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Feature Match Round 14: Josh Rider vs. Jelger Wiegersma


Well, these players have come a long way and all they need is to win this round and they make the ever-elusive top8. They’re in for a long haul though as both are playing WR Control.

Wiegersma won the coin flip and plays first. His opening hand had land, cyclers and an Exalted Angel; Rider’s had land, cyclers and a Lightning Rift. The Canadian’s Rift came out on turn two and Jelger followed with an Astral Slide. The next few turns were spent with both players cycling and Rider’s Rift dropped Jelger to 14.

Jelger made the first creature on turn six, a Temple of the False God accelerated Angel, leaving one mana open, threatening a cycler so that he could save his dude with the Slide. Jelger got a hit in with his Angel before Josh made a Slide of his own. The life totals were 16-12 in Rider’s favour.

Wiegersma had drawn his one maindeck Decree of Annihilation, essential in this matchup, a card that will alter how he plays the rest of the game. He also drew a Rift which he slapped onto the table to even things up. Both players got shot twice at the end of Wiegersma’s turn.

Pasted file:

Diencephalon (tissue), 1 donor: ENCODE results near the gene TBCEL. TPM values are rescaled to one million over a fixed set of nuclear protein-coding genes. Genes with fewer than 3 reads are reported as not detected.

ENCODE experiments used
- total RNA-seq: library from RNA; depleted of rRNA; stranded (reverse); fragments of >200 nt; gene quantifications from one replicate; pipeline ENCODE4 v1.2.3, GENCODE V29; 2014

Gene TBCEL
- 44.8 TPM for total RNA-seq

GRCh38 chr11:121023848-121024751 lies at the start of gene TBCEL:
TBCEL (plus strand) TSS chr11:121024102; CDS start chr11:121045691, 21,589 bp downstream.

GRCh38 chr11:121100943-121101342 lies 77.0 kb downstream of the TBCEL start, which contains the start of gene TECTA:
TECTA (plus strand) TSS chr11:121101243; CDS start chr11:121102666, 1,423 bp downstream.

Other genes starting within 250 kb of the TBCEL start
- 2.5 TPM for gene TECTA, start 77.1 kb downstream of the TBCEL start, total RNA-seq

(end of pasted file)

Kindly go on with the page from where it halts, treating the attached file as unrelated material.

Josh’s hand was full of some hot stuff. He had two Decree of Justice, an Exalted Angel, a backup Rift and a Vengeance, but he stalled on seven land, whilst Jelger had nine mana available to him. Rider made his second Rift. In the Canadian’s end step, Jelger cycled, faded out his own Angel and both players got Rifted.

Jelger ripped the ninth land he needed and slammed his hardcast Decree of Annihilation onto the table. Although all of the enchantments remained in play, it as not long before the unrivalled Angel finished off Rider.

Wiegersma 1 – Rider 0

Rider’s opening hand was just a bunch of stuff and an Angel. Jelger’s is smoldering hot, he has a Slide and three Rifts! He bust the first one out on turn two, but held the rest back. Jelger cycled and shot in the Canadian’s endstep, Rider responded by destroying the Rift with a Wipe Clean. Wiegersma untapped and dropped a second Rift.

Rider flopped out a turn five Angel thanks to an ever-useful Temple. Jelger shrugged and made another Rift. The Angel charged into the Red Zone but Jelger had two cyclers, they took down the mighty flyer and sent two damage to Rider’s dome. The life totals read 18-16 to Rider. With the Angel dead, Rider was free to Vengeance away Jelger’s two Rifts.

Wiegersma played a Slide onto the empty board, but Rider one-upped him with an Akroma, Angel of Wrath. It managed to get one hit in before spending the rest of its potential attack phases phased out.

Meanwhile, Jelger had found an Eternal Dragon which would allow him to keep the Akroma slid out indefinitely. Rider spent the next two turns adding an Exalted Angel and an Eternal Dragon to the board. Wiegersma followed suit with an Eternal Dragon of his own and, more importantly, a once-amplified Kilnmouth Dragon. Josh had only nine mana available to him whilst Wiegersma was sitting comfortably behind fourteen land, easily enough for him to keep a never-ending flow of Eternal Dragons going.